Robert Frost is one of the most popular and critically respected American poets of the twentieth century. His work is highly regarded for his realistic descriptions of rural life and his command of American colloquial speech, allowing him to depict New England life through language and situations familiar to the common man.
Robert Frost became one of America’s rare “public literary figures” and the unofficial “poet laureate” of the United States. He was honored frequently during his lifetime, receiving four Pulitzer Prizes for Poetry and the Congressional Gold Medal in 1960 for his poetical works. Frost was a special guest at President John F. Kennedy’s inauguration, when he became the first poet to read in the program of a presidential inauguration in 1961.
“Birches” is one of Frost’s many famous poems, included in his third collection of poetry Mountain Interval that was published in 1916, only one year after he moved to Franconia, NH.
Through the poem “Birches” readers are given the opportunity to experience the natural surroundings that Robert Frost loved so dearly. Birch trees can be found scattered all over his former property in Franconia, NH along with a breathtaking view of the White Mountains that peak above Franconia Notch.
American Heritage Trees has been working with The Frost Place to collect seeds from these celebrated birch trees.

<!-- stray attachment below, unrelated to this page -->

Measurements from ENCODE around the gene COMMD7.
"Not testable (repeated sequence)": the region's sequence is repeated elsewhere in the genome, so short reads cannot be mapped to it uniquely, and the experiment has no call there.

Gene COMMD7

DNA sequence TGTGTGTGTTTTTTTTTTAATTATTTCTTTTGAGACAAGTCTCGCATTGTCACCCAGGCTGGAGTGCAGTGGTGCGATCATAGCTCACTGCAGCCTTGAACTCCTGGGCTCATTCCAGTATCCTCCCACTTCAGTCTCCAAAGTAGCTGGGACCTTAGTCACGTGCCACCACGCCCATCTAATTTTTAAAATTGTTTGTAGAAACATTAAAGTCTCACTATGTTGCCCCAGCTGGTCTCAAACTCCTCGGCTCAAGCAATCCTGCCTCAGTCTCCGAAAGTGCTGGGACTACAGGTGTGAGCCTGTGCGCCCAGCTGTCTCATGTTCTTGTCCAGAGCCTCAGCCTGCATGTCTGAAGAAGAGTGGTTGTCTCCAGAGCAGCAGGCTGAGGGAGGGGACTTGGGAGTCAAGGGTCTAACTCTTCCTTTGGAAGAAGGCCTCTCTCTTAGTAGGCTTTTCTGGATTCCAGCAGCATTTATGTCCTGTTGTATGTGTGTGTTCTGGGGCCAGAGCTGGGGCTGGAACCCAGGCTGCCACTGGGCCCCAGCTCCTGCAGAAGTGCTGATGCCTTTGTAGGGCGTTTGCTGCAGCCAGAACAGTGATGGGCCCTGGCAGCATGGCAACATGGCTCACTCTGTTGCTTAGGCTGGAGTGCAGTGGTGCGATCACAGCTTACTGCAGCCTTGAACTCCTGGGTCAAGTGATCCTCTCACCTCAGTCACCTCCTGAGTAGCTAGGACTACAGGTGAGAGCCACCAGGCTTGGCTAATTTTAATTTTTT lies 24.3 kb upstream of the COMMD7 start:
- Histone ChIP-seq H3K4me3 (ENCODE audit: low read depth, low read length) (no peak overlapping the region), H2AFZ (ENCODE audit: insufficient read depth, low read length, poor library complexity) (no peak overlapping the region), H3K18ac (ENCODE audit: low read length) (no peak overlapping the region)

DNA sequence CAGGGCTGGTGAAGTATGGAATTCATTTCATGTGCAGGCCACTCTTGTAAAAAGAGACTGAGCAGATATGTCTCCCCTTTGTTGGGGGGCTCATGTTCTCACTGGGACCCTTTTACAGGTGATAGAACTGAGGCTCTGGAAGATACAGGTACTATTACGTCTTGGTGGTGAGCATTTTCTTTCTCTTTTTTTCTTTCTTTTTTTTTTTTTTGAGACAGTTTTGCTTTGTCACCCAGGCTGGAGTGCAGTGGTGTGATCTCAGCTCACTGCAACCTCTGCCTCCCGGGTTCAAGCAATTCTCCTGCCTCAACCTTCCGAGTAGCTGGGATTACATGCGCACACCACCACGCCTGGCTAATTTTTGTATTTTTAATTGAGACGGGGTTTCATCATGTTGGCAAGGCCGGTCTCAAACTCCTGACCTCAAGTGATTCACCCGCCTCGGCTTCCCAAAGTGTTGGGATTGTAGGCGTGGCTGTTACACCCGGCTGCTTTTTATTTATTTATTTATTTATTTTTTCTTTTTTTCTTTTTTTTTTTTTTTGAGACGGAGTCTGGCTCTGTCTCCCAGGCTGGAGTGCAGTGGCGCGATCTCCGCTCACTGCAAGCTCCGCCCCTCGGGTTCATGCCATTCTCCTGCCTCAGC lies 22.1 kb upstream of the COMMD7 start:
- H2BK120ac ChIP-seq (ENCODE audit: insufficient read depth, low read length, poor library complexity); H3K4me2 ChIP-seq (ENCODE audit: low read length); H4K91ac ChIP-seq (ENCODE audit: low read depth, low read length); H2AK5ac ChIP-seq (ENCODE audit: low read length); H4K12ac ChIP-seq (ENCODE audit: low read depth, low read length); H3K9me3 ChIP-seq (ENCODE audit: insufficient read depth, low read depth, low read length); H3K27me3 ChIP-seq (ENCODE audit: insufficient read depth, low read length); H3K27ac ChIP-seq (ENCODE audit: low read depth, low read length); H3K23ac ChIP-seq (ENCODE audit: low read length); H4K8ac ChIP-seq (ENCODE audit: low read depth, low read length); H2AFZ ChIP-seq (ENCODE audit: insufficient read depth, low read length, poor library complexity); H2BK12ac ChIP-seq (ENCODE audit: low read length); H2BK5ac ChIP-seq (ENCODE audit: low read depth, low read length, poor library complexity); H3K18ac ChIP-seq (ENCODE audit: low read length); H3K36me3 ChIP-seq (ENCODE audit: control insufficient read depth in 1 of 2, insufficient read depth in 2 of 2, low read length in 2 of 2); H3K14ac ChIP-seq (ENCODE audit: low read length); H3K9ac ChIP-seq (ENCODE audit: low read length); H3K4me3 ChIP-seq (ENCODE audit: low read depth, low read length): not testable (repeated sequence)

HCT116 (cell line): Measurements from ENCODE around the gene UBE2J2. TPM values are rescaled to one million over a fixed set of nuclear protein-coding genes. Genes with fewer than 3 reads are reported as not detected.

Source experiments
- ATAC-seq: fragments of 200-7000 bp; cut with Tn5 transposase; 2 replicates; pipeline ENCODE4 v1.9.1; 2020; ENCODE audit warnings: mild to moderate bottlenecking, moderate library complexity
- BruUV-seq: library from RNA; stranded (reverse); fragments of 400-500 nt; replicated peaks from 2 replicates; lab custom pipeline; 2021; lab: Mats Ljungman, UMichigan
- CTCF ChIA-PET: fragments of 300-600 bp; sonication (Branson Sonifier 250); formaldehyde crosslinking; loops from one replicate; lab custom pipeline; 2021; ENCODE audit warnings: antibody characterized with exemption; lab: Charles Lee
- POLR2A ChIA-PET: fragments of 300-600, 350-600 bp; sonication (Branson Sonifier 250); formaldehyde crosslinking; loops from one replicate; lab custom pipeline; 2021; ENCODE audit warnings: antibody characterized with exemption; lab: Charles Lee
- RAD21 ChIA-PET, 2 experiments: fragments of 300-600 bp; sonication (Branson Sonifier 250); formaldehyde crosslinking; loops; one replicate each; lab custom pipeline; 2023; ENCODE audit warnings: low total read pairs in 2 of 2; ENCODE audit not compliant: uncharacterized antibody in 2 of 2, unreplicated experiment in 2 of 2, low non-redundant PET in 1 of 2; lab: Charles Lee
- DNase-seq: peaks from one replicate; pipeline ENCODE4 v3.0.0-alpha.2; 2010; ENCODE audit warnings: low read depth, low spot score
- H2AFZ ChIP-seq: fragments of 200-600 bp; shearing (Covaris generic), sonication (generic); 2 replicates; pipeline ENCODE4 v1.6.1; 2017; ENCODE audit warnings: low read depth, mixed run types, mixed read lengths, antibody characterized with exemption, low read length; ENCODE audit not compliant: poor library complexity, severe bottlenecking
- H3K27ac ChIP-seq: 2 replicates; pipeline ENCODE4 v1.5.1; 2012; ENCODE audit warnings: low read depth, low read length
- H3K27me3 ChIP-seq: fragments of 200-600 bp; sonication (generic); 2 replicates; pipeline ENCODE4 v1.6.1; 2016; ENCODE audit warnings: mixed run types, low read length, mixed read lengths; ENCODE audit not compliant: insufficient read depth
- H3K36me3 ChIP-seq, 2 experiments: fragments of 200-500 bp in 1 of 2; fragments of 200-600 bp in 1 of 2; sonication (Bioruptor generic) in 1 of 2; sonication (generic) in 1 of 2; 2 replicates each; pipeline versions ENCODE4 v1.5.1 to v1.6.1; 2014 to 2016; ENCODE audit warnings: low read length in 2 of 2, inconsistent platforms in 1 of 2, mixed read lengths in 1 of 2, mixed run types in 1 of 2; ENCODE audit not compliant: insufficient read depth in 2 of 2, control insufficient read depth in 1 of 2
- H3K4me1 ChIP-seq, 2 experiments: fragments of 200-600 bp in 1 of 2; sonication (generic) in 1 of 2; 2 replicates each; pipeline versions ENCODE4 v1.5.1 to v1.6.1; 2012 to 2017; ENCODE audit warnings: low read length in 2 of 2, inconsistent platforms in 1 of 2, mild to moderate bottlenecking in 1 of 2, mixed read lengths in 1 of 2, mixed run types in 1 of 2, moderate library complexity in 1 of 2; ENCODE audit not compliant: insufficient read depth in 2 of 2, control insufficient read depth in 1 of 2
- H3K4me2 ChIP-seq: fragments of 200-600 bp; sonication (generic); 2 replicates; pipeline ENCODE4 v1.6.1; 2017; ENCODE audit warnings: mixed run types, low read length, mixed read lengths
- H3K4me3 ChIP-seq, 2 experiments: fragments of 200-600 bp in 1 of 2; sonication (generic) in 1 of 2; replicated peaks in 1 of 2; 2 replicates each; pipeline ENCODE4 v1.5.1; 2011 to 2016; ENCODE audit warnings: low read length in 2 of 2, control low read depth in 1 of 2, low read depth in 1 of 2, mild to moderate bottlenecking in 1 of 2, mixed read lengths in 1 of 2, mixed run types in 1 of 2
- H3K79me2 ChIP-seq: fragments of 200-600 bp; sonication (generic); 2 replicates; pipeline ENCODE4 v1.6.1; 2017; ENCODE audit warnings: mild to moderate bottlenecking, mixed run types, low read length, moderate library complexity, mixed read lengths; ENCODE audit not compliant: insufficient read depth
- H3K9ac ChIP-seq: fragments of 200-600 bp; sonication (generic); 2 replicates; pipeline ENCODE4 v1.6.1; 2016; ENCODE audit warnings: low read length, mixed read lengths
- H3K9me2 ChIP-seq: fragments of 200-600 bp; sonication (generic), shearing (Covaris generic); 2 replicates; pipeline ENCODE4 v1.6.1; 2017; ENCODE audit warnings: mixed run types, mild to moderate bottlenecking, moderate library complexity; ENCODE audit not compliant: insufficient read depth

The Frost Place is a nonprofit educational center for poetry and the arts based at Robert Frost’s old homestead, which is owned by the town of Franconia, New Hampshire.
The Frost Place was founded in 1976 when a group of neighbors led by David Schaffer and Evangeline Machlin persuaded the Franconia town meeting to approve the purchase of the farmhouse where Robert Frost and his family lived full-time from 1915 to 1920 and spent nineteen summers. A board of trustees was given responsibility for management of the house and its associated programs, and from 1977 through 2005 teacher and scholar Donald Sheehan served as executive director. In 2010 the trustees appointed poet Maudelle Driskell as Sheehan’s successor. Since 1977, The Frost Place has awarded a fellowship each summer to an emerging American poet, including a cash stipend and the opportunity to live and write in the house for several months. In addition, The Frost Place has sponsored an annual Festival and Conference on Poetry for writers seeking classes and workshops with a faculty of illustrious poets, a teachers’ conference, and an advanced seminar.